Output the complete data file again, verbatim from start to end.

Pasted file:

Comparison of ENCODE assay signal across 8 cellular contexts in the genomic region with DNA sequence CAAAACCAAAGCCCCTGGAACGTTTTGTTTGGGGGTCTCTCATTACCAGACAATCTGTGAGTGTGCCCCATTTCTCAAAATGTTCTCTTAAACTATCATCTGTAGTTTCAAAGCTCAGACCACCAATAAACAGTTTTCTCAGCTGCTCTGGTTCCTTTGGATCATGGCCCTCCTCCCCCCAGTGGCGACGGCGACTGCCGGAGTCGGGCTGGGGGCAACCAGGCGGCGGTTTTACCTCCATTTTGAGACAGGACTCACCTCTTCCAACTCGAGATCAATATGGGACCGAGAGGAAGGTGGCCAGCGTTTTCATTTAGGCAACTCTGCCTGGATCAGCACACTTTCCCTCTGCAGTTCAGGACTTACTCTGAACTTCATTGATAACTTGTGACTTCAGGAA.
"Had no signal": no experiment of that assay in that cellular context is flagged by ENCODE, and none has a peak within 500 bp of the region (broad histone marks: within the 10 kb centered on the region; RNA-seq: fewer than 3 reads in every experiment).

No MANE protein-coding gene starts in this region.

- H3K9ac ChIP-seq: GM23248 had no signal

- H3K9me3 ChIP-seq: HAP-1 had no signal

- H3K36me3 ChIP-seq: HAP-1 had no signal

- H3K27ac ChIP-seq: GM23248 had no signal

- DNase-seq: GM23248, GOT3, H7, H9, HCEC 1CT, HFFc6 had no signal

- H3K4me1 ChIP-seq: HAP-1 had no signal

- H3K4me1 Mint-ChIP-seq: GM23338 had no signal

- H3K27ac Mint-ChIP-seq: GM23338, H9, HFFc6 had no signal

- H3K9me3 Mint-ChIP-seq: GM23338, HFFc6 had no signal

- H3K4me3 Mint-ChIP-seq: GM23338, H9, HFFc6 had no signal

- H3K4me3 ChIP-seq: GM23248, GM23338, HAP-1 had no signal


Comparison of ENCODE assay signal across 8 cellular contexts in the genomic region with DNA sequence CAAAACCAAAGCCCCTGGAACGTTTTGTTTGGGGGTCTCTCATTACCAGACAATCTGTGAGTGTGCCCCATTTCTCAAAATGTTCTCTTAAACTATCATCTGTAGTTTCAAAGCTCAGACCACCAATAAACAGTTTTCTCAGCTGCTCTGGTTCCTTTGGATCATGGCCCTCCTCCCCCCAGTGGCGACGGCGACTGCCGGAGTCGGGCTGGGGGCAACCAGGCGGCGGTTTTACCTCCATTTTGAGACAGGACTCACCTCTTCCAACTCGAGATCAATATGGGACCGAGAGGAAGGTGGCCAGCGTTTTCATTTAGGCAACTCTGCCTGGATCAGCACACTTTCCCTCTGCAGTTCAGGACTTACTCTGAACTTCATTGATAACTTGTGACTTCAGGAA.
"Had no signal": no experiment of that assay in that cellular context is flagged by ENCODE, and none has a peak within 500 bp of the region (broad histone marks: within the 10 kb centered on the region; RNA-seq: fewer than 3 reads in every experiment).

No MANE protein-coding gene starts in this region.

- H3K9ac ChIP-seq: GM23248 had no signal

- H3K9me3 ChIP-seq: HAP-1 had no signal

- H3K36me3 ChIP-seq: HAP-1 had no signal

- H3K27ac ChIP-seq: GM23248 had no signal

- DNase-seq: GM23248, GOT3, H7, H9, HCEC 1CT, HFFc6 had no signal

- H3K4me1 ChIP-seq: HAP-1 had no signal

- H3K4me1 Mint-ChIP-seq: GM23338 had no signal

- H3K27ac Mint-ChIP-seq: GM23338, H9, HFFc6 had no signal

- H3K9me3 Mint-ChIP-seq: GM23338, HFFc6 had no signal

- H3K4me3 Mint-ChIP-seq: GM23338, H9, HFFc6 had no signal

- H3K4me3 ChIP-seq: GM23248, GM23338, HAP-1 had no signal